Coming December 17th from Oceanview Publishing
After 10 years on Washington, D.C.’s Metropolitan Police Homicide Squad, Detective Brian “Brick” Kavanagh thought nothing could shock him. He was wrong. As tourists flock to the city to enjoy the cherry blossom festivities, Brick is assigned to investigate the case of a naked young woman floating in the Tidal Basin. When he learns the victim is connected to another homicide, the case becomes very personal for him. Frustrated by departmental politics and a rush to judgment, he’s convinced the wrong person is in jail. Brick risks everything to the find the truth, which leads to a devastating conclusion in a heartbreaking case.
RELENTLESS is Shawn Wilson’s debut novel.
Shawn was born and raised in New York’s Hudson Valley, where she was a classmate of Mickey Spillane’s daughter. After graduating from high school, she attended Averett College in Danville, Virginia before moving to the Washington, D.C. area. She earned a Bachelor of Science Degree in Administration of Justice from American University and spent more than 30 years working for the U.S. Marshals Service, the U.S. Attorney’s Office, the Federal Bureau of Prisons and the Administrative Office of the U.S. Courts. Those years confirmed her belief that on most days, there was more drama at the courthouse than at the Kennedy Center.
Having traveled on five continents, Shawn is very happy to call Chicago home.
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Q & A
When did you first know you wanted to be a writer?
I’m not sure I knew it at the time, but in the days before email and Facebook connected us to the world, I corresponded with foreign pen pals. And since I grew up in a small town in upstate New York where the local library was my main source of entertainment, I had to use creative writing skills to make life seem more interesting than it really was. I loved writing letters and even liked writing term papers. I enjoyed doing the research as well as the actual writing.
What writers have inspired you?
Ed McBain, Michael Connelly, Robert Crais, J.A. Jance. And Sue Grafton, not only for her Kinsey Millhone series, but her generosity in sharing her knowledge and encouragement to aspiring writers. In addition to mysteries, I enjoy reading memoirs and I’m often inspired by the stories the authors share. Like millions of readers, I loved Angela’s Ashes. When ‘Tis followed, I immediately bought a copy, and to my amazement I ran into Frank McCourt on a street in Georgetown when he was in Washington for a book signing. We had a very nice chat and he, of course, signed my copy of his book.
What is the writing process like for you?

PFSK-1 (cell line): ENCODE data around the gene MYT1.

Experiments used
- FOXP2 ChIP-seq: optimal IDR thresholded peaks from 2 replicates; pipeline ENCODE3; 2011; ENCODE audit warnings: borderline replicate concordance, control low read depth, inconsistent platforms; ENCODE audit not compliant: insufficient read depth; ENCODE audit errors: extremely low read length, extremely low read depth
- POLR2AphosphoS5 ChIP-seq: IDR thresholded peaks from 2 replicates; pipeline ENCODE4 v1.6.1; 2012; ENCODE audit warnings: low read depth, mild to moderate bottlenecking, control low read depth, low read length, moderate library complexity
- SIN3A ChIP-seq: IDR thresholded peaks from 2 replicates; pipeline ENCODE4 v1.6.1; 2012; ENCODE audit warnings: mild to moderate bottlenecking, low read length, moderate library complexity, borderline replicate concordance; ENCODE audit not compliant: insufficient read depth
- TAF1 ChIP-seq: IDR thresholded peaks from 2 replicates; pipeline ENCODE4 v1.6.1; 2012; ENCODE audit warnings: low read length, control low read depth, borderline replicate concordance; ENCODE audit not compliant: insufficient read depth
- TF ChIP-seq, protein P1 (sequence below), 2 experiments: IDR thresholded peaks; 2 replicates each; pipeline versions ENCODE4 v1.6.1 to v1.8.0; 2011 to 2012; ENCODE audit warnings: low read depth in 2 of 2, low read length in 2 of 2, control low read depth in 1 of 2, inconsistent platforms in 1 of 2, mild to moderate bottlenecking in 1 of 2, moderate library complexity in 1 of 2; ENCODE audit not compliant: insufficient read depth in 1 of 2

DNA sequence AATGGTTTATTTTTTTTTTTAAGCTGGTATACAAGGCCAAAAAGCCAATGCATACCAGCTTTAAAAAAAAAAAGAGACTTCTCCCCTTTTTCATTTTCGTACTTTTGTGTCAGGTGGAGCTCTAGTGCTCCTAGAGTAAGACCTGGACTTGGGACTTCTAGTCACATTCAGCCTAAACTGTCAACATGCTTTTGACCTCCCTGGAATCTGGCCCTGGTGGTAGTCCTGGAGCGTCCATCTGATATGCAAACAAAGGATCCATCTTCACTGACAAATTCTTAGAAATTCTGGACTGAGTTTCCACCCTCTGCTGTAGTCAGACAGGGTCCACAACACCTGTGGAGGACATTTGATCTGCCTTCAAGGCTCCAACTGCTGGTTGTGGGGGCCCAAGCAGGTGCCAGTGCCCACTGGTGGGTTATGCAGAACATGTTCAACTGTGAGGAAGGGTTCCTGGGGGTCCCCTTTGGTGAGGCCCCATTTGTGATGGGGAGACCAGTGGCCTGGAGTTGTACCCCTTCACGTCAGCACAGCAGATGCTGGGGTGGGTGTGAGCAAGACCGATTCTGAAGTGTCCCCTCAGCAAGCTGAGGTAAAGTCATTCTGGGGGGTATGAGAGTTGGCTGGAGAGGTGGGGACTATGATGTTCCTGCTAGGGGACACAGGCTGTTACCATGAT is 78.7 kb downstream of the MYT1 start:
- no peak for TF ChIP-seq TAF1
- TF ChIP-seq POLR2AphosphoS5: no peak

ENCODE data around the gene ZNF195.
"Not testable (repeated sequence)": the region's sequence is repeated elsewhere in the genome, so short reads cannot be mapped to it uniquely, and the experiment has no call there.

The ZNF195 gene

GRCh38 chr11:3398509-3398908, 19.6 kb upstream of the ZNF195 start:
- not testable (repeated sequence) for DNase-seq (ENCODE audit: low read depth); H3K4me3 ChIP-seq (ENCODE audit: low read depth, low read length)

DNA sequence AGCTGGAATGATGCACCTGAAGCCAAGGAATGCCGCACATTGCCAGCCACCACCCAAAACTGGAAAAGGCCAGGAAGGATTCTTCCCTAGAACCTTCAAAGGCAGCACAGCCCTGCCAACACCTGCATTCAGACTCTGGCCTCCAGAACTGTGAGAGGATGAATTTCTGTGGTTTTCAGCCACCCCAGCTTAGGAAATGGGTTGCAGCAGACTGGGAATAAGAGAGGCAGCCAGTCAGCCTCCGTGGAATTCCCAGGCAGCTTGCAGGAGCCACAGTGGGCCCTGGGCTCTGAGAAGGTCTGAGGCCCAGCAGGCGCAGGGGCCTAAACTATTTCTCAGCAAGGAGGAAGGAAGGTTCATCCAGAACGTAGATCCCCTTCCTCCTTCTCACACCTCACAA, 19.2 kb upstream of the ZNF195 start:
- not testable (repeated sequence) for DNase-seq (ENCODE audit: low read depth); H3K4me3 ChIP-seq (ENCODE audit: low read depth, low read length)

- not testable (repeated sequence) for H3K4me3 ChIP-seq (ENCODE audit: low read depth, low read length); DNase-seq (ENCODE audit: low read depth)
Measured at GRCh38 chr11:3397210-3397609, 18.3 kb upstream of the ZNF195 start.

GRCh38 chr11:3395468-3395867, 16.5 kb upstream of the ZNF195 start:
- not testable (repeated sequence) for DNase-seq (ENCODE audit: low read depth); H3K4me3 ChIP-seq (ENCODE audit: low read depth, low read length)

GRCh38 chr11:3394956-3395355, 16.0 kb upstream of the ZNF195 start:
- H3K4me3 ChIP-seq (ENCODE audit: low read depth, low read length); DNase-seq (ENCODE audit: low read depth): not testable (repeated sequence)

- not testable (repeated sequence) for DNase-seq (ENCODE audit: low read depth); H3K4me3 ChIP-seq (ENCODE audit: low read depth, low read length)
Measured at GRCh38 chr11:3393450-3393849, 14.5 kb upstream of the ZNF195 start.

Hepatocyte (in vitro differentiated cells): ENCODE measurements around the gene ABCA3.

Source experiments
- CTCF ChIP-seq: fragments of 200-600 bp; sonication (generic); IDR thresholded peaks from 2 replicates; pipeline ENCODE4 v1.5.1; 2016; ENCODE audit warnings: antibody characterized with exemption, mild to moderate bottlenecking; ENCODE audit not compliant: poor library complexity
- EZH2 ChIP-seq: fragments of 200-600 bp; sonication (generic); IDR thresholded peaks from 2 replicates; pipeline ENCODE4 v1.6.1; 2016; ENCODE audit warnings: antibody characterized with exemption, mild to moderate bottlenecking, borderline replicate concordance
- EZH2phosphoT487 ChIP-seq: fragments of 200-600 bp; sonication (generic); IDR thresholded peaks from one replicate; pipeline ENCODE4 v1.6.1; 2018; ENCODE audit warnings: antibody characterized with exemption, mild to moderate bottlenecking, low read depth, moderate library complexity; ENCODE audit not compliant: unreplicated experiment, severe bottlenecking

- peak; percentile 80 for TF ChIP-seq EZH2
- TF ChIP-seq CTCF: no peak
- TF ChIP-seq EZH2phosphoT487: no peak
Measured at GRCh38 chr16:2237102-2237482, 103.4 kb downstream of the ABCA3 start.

I approach writing in much the same way I approach life—I’m a planner. But I also recognize the importance of being flexible, because as the saying goes, “life happens.” I spend a lot of time outlining before I actually start writing. Also, I sometimes use a Q&A interview of characters to get a sense of their voice and personalities and motivations. My favorite part of the writing process is rewriting and the satisfaction that results from making something better.
What inspired you to write RELENTLESS?
I enjoy traveling and have visited five continents. Being in a place where I didn’t speak the language and was unfamiliar with the culture was sometimes intimidating as a tourist, so I can only imagine what it’s like for an immigrant who comes to the United States hoping for a better life. I was fortunate to get to know several men and women in the Washington, D.C. area who faced that challenge. I was impressed with their work ethic and adaptability and, in some cases, envious of their multilingual skills. As far as I know, none were victims of a serious crime.
What part of writing your book did you find most challenging?
It’s always challenging for me to put the movie in my head into words on a page, especially scenes that are not very dramatic. A lot of police work and court proceedings are tedious, so it’s challenging to keep it realistic without boring the reader.
Are any characters based on real people?
Some are composites of people I know or have known, while others are figments of my imagination.
Anything autobiographical in your novel?
Even though I may not have realized it when I was there, I guess the time I’ve spent in Irish pubs was actually research.
What’s next for you?
I think Brick has series potential and I have some ideas I’m exploring for the next book. He is, after all, a baseball fan, and every baseball fan should visit Wrigley Field at least once in their life.
Any advice for aspiring writers?
Write the book you want to read to the very best of your ability and pursue your dream. It may take longer than you would like but it is possible to make it a reality. I’m proof!